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Currently I am not in a good relationship with my research advisor and I do not think it will be good as previously. So I decided to change my research advisor if it's possible. Would you guide me how I can find another research advisor? Is it possible to have two PhD advisor?

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    You can have co-advisers, but if you want a new one as you don't get along with the old one, that makes little sense. If you are really sure to want to switch, ask yourself which other faculty, if any, you got along with well/appears to value you (seminars, classes, ...)/whose research focus interests you. Then cautiously approach them to investigate if they'd be open, in principle, to take you in. Whatever you do, frame it in positive terms, and if you leave your old adviser, leave gracefully. – gnometorule Jun 26 '16 at 15:57
  • @gnometorule First I have to get the permission from my scholarship program if I can change my adviser before finding a new PhD adviser by myself. I am afraid they may not allow me by this kind of situation. So would you please tell me how I can write a letter of change of adviser request to my graduate school? What things should I include and avoid in the letter? If my graduate school allow me to change adviser,do you think they will suggest me to a new adviser to take me in? Is the process like this or other? – Meti Jun 27 '16 at 15:25
  • I suggest you make the Is it possible to have two PhD advisors? as a separate question. – Ébe Isaac Aug 14 '16 at 4:32
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If you feel you must change your adviser, it is essential that you speak to the adviser before discussing the possible change within anyone else in your department. It is best to be as honest as possible, since usually advisers are experienced in working with students, and do not appreciate an explanation that might appear ingenuous. Also, your request could reflect poorly on your adviser if you speak to someone else in your concentration. I would sit down and carefully make a plan of action to use in bringing up the subject. In addition, try to learn as much about your adviser as a person. For example, is he or she vindictive, intolerant, considerate, etc. That will help you frame the way you approach the subject.

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    Depending on the circumstances, this could be terrible advice. If the advisor is truly vindictive, they might actively interfere with OP's search for a new advisor, given the opportunity. If the student-advisor relationship has completely broken down, it's probably better to speak first with an ombudsman, or the graduate program director, or some other well-informed neutral party. – JeffE Jun 26 '16 at 23:30
  • @AllanG I have few questions for everyone here: 1. Does changing advisor is same as changing majors or field of study? 2. Do you think contacting graduate school (international office) will lead me to a better solution? It's because I went to this office so many times with same problem but they couldn't give me a good solution rather than to go back to my advisor again. 3. Is it good to ask my advisor to write a recommendation letter for me to find another advisor? – Meti Jun 27 '16 at 3:19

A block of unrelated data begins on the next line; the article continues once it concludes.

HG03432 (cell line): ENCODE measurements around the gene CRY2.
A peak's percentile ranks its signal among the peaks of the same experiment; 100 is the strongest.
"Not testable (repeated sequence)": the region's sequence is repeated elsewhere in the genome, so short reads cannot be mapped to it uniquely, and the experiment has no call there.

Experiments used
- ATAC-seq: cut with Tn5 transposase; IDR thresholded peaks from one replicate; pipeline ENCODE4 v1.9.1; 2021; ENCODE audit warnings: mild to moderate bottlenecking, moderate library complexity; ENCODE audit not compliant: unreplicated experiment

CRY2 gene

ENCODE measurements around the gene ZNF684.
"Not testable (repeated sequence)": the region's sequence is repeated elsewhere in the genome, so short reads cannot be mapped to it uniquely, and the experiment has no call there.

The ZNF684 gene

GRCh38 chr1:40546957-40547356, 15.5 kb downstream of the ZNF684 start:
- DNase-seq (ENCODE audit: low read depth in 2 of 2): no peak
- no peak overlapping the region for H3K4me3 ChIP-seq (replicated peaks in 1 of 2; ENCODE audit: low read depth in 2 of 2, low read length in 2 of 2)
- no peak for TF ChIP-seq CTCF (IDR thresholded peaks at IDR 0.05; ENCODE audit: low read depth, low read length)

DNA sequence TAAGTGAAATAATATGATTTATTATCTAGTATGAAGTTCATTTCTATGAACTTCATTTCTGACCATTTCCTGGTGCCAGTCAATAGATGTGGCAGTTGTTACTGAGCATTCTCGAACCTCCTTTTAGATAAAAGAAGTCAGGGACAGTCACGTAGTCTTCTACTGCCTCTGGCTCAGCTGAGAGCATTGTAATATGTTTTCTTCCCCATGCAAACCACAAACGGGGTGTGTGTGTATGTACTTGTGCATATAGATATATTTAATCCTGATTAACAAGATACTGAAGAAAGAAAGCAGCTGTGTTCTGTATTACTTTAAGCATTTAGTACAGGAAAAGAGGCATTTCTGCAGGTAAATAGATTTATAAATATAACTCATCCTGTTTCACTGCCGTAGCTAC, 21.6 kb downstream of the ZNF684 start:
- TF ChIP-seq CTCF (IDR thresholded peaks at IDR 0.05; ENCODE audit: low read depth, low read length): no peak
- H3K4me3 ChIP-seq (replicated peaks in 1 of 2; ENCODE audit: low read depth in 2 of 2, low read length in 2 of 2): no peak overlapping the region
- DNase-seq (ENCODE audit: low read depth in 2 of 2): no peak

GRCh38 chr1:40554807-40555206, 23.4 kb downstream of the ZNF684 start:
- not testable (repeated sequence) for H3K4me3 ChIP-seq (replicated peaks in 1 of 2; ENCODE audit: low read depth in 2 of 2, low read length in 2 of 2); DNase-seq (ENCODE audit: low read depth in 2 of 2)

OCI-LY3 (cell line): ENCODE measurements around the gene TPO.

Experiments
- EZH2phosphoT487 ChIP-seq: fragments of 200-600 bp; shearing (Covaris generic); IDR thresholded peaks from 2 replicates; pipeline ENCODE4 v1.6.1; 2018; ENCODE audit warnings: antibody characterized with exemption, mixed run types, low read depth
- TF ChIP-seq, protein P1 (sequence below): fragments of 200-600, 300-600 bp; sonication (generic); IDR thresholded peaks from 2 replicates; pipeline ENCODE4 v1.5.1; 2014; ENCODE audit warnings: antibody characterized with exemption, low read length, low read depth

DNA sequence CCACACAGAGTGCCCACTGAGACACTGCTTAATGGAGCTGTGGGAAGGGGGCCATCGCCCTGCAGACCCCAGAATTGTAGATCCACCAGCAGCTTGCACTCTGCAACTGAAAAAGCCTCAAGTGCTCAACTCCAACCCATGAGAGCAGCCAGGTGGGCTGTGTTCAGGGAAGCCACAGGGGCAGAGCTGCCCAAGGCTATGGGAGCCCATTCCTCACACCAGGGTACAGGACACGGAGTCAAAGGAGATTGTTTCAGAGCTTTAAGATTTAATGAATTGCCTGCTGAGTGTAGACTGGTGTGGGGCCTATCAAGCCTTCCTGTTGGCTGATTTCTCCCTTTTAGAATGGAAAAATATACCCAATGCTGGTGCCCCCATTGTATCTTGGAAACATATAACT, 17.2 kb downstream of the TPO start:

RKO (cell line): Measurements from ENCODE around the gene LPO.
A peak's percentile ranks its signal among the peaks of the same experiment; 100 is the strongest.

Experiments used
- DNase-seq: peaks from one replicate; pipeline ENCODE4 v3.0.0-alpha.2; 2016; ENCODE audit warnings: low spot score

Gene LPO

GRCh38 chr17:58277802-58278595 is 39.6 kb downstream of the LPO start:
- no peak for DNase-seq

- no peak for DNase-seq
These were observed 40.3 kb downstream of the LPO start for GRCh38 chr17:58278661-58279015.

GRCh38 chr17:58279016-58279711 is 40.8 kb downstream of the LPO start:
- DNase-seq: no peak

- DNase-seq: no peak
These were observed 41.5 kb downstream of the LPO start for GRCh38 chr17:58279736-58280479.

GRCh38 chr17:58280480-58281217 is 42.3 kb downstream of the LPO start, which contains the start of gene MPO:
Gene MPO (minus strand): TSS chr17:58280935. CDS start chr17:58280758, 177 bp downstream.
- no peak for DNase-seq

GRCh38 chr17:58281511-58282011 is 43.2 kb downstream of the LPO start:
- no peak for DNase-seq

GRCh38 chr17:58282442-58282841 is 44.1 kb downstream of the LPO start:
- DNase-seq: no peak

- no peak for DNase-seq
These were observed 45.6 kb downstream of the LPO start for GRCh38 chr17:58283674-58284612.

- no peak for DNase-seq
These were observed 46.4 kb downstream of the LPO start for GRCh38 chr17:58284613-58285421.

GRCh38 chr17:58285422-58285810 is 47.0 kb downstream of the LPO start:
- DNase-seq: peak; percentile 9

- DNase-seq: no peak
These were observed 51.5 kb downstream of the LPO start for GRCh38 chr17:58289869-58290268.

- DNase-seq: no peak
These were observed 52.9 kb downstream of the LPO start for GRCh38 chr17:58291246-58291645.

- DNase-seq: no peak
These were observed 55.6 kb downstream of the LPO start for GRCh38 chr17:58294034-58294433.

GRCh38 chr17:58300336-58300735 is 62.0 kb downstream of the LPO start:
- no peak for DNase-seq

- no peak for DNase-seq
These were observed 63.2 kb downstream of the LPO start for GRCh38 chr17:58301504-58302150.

• If your relationship with your current advisor is bad enough that you need to find a new one, then talking with him or her is not going to help. Fixing this sort of problem is part of the job of the graduate program director (or the equivalent). Note, however, that like the HR department of an industry company, the director works for the department, not for you; they may ignore you or happily throw you under the bus to save face, avoid annoying the current advisor, or simply because they don't care about you. – anomaly Jun 27 '16 at 16:24
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How can I find another research advisor?

The finding part ought to be the same as the one for finding your first advisor. As this would be your second supervisor, your approach should be slightly different. As @AllanG pointed out, you ought to be truthful with regard to why are you making your change.

This post should be helpful for this part of the question: How can I find a second supervisor?

Is it possible to have two PhD advisors?

Yes. You can have a joint supervisor or an auxiliary advisor. Joint supervisor/advisors are especially common when doing an off-site or industrial level research project where there would be an advisor who would help you on-site and the primary one in the institution. If you are doing an interdisciplinary research concerning fields across two departments, then you can have two advisors, one for each department with one being the primary and the other the auxiliary. There are other ways too, but it also depends strongly on the institution guidelines.

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